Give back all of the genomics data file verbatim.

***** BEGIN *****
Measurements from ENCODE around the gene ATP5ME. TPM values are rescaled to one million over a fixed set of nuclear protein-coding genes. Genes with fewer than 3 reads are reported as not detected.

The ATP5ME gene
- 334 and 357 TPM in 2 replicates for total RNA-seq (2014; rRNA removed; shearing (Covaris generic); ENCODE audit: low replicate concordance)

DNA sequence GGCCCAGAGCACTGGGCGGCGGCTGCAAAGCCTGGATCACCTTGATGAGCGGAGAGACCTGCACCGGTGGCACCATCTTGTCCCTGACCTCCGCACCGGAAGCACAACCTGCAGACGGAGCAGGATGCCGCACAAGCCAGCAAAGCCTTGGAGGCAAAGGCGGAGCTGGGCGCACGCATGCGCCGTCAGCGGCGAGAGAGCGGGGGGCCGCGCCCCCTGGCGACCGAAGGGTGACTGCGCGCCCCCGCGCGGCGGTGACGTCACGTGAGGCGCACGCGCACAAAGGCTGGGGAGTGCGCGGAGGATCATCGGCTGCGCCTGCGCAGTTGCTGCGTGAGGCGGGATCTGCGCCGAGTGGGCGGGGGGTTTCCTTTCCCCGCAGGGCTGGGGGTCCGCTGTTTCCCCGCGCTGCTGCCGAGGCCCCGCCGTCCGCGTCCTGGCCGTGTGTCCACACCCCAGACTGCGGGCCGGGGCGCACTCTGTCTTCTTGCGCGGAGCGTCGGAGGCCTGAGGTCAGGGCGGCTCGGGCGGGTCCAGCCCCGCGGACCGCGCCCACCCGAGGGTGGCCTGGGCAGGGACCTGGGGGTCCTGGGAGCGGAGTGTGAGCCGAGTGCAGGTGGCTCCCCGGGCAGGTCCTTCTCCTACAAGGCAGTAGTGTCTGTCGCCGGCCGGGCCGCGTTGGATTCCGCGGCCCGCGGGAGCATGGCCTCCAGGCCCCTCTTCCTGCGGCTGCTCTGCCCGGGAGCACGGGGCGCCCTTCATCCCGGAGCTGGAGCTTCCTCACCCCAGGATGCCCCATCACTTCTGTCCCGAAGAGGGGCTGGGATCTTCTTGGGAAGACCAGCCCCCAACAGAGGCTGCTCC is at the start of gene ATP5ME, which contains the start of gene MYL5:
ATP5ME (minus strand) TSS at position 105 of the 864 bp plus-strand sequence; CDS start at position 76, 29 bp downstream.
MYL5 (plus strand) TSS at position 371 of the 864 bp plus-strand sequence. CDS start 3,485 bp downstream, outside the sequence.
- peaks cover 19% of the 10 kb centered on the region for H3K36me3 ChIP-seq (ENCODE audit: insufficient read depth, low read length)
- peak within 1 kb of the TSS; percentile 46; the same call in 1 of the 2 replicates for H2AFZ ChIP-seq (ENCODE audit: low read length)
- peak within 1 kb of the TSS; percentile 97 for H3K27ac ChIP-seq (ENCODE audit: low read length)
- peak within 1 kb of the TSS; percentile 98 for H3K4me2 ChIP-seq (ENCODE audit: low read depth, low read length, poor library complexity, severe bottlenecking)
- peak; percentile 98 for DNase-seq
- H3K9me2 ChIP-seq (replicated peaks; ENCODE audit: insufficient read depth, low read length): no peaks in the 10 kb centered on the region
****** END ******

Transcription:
Measurements from ENCODE around the gene ATP5ME. TPM values are rescaled to one million over a fixed set of nuclear protein-coding genes. Genes with fewer than 3 reads are reported as not detected.

The ATP5ME gene
- 334 and 357 TPM in 2 replicates for total RNA-seq (2014; rRNA removed; shearing (Covaris generic); ENCODE audit: low replicate concordance)

DNA sequence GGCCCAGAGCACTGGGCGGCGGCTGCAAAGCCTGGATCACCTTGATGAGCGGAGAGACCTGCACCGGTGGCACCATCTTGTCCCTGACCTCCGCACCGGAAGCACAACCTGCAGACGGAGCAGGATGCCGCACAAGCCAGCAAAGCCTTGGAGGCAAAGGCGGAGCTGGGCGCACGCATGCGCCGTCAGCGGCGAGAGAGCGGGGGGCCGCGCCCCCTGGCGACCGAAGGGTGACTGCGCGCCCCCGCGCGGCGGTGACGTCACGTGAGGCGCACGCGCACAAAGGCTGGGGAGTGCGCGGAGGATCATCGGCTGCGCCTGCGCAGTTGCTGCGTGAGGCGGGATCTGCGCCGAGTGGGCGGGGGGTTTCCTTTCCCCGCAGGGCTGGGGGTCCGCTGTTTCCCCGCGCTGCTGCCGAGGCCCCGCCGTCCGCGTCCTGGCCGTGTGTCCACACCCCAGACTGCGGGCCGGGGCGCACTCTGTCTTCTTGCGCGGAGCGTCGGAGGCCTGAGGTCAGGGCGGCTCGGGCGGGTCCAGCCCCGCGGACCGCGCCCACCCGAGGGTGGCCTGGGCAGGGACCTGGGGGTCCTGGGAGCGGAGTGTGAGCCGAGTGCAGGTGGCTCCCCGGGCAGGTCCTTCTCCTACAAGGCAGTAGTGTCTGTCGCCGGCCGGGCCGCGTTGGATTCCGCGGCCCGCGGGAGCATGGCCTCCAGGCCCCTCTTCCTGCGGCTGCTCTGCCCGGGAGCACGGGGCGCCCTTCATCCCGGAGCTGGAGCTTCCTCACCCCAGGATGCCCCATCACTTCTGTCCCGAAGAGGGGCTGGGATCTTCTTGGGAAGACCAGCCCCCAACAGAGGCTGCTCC is at the start of gene ATP5ME, which contains the start of gene MYL5:
ATP5ME (minus strand) TSS at position 105 of the 864 bp plus-strand sequence; CDS start at position 76, 29 bp downstream.
MYL5 (plus strand) TSS at position 371 of the 864 bp plus-strand sequence. CDS start 3,485 bp downstream, outside the sequence.
- peaks cover 19% of the 10 kb centered on the region for H3K36me3 ChIP-seq (ENCODE audit: insufficient read depth, low read length)
- peak within 1 kb of the TSS; percentile 46; the same call in 1 of the 2 replicates for H2AFZ ChIP-seq (ENCODE audit: low read length)
- peak within 1 kb of the TSS; percentile 97 for H3K27ac ChIP-seq (ENCODE audit: low read length)
- peak within 1 kb of the TSS; percentile 98 for H3K4me2 ChIP-seq (ENCODE audit: low read depth, low read length, poor library complexity, severe bottlenecking)
- peak; percentile 98 for DNase-seq
- H3K9me2 ChIP-seq (replicated peaks; ENCODE audit: insufficient read depth, low read length): no peaks in the 10 kb centered on the region